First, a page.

Pain is an adverse experience and a motivating force which allows for effective responding to environmental threats. There has been limited research in how pain related consequences can be learned outside of direct experience. The purpose of this study was to investigate if a non-painful threatening stimulus can modulate pain behavior. Forty-three male participants were trained via a computer task to respond to a threatening visual symbol (i.e. learned-threat). Participants also completed a painful task, a cold-pressor task (CPT), prior to and after threat training and were randomly assigned to threat/non-threat conditions during a CPT after the threat training. Repeated measures mixed-effects model compared tolerance time and pain ratings between conditions. The threat condition did not significantly influence CPT tolerance time or pain intensity. Therefore, a recently learned non-painful threatening stimulus does not affect pain intensity or tolerance during a CPT.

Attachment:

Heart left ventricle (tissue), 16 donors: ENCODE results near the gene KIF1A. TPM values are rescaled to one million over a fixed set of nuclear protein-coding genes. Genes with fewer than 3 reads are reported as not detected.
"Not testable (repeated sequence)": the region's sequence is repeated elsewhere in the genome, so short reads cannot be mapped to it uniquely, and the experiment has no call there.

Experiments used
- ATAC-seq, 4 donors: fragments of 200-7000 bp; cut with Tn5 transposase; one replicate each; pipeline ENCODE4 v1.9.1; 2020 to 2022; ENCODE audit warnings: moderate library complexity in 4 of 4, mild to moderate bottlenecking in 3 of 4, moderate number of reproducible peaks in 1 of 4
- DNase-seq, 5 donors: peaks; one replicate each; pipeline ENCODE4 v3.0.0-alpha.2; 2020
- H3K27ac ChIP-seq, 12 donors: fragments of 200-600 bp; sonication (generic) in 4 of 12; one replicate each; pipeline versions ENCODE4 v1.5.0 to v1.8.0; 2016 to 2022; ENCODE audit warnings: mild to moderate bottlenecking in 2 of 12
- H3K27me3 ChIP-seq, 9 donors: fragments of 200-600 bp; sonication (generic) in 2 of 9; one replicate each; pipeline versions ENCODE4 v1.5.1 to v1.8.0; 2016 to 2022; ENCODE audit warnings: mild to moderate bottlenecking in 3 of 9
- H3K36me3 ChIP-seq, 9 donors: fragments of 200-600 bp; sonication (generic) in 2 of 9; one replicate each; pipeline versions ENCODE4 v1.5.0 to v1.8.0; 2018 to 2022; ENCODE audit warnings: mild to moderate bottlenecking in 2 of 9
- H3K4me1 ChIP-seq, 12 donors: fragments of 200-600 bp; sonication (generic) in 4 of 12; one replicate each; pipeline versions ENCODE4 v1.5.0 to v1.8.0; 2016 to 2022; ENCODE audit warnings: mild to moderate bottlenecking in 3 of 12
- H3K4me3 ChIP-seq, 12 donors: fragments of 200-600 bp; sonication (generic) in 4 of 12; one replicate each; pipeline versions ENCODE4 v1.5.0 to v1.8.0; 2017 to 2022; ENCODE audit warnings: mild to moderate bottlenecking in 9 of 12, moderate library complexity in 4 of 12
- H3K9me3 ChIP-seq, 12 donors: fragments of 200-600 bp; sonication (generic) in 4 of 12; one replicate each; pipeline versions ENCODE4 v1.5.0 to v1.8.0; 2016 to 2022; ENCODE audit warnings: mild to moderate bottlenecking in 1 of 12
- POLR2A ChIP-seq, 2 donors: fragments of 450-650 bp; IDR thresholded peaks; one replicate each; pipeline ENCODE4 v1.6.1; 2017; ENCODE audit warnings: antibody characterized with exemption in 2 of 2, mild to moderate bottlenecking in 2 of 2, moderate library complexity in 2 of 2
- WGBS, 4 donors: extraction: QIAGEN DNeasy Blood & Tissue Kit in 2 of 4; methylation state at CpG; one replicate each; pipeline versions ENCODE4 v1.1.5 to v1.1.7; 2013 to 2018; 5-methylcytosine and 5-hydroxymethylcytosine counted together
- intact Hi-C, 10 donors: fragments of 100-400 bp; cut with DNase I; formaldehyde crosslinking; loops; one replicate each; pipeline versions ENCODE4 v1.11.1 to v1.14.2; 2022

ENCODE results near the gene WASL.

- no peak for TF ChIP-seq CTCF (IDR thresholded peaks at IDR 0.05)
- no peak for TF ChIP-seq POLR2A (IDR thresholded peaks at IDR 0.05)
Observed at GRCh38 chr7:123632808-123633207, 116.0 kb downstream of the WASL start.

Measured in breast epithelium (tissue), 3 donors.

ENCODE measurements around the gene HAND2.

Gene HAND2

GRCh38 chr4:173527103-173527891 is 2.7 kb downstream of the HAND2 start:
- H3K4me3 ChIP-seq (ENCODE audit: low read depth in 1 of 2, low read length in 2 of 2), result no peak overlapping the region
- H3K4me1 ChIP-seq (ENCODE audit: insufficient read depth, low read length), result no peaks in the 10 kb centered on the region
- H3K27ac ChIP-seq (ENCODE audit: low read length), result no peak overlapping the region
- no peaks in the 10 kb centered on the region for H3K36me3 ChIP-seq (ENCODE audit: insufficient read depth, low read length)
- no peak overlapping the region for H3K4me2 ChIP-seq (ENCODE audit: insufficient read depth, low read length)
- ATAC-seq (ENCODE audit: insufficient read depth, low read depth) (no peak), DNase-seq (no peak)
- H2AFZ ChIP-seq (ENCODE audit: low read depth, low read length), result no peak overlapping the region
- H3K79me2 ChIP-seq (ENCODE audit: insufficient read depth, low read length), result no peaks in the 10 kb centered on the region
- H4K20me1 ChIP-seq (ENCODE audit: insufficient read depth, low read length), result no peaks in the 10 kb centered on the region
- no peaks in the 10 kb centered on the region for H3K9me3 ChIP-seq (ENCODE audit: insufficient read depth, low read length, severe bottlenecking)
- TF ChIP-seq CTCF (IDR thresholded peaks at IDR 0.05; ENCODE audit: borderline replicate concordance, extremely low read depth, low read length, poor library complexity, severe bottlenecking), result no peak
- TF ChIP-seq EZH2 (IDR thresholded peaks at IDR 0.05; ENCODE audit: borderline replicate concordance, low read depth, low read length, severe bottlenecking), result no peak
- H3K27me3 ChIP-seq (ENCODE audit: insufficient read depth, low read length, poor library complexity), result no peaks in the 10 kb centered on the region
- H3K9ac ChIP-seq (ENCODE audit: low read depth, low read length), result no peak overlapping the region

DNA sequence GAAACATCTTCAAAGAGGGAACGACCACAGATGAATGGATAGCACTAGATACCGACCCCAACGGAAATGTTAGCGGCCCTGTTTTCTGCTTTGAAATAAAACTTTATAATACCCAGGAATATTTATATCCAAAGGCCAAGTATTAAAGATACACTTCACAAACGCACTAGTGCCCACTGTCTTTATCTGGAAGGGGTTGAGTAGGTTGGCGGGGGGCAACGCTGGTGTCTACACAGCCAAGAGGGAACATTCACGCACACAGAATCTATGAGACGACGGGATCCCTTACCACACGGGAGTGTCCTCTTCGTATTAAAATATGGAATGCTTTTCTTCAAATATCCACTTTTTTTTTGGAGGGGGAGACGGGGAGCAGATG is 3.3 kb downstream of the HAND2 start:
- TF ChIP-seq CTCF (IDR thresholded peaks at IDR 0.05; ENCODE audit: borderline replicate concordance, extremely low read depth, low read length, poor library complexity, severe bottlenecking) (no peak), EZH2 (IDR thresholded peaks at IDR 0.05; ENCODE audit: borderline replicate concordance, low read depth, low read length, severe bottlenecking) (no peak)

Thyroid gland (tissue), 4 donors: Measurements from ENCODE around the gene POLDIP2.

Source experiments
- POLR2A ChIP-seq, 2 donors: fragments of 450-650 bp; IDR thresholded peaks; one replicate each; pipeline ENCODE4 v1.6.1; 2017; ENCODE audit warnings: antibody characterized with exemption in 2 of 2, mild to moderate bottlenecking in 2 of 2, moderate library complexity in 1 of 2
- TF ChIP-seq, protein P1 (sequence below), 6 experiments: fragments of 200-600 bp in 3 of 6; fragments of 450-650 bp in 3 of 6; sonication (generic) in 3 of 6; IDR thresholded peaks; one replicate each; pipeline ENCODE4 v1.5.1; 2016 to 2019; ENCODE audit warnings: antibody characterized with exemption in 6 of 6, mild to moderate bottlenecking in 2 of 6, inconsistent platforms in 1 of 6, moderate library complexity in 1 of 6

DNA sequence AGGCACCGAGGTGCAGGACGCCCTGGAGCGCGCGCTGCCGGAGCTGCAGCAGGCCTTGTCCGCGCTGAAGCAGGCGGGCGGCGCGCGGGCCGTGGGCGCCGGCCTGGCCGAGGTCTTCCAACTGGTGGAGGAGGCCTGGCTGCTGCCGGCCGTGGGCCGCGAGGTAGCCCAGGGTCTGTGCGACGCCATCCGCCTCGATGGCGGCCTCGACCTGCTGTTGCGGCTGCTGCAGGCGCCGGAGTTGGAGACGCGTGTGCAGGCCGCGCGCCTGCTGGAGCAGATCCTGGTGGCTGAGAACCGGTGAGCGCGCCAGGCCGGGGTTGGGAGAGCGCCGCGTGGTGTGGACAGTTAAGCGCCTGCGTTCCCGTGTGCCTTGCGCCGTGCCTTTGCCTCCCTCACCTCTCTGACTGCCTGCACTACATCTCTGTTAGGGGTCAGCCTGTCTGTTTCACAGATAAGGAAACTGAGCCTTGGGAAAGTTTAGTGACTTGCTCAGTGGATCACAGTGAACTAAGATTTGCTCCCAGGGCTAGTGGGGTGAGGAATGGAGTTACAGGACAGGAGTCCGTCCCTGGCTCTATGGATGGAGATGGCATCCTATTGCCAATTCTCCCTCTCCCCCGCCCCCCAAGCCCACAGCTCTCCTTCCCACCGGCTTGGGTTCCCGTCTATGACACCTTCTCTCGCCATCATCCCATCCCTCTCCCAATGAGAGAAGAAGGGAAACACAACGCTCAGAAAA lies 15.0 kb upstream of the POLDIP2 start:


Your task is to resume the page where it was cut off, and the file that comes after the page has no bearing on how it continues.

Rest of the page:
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experimental pain, operant conditioning, risk-taking, computerized task, immersive environment, learning
Kruger, Eric. "Effect of a Learned-Threat on Pain Perception and Behaviors." (2019). https://digitalrepository.unm.edu/psy_etds/291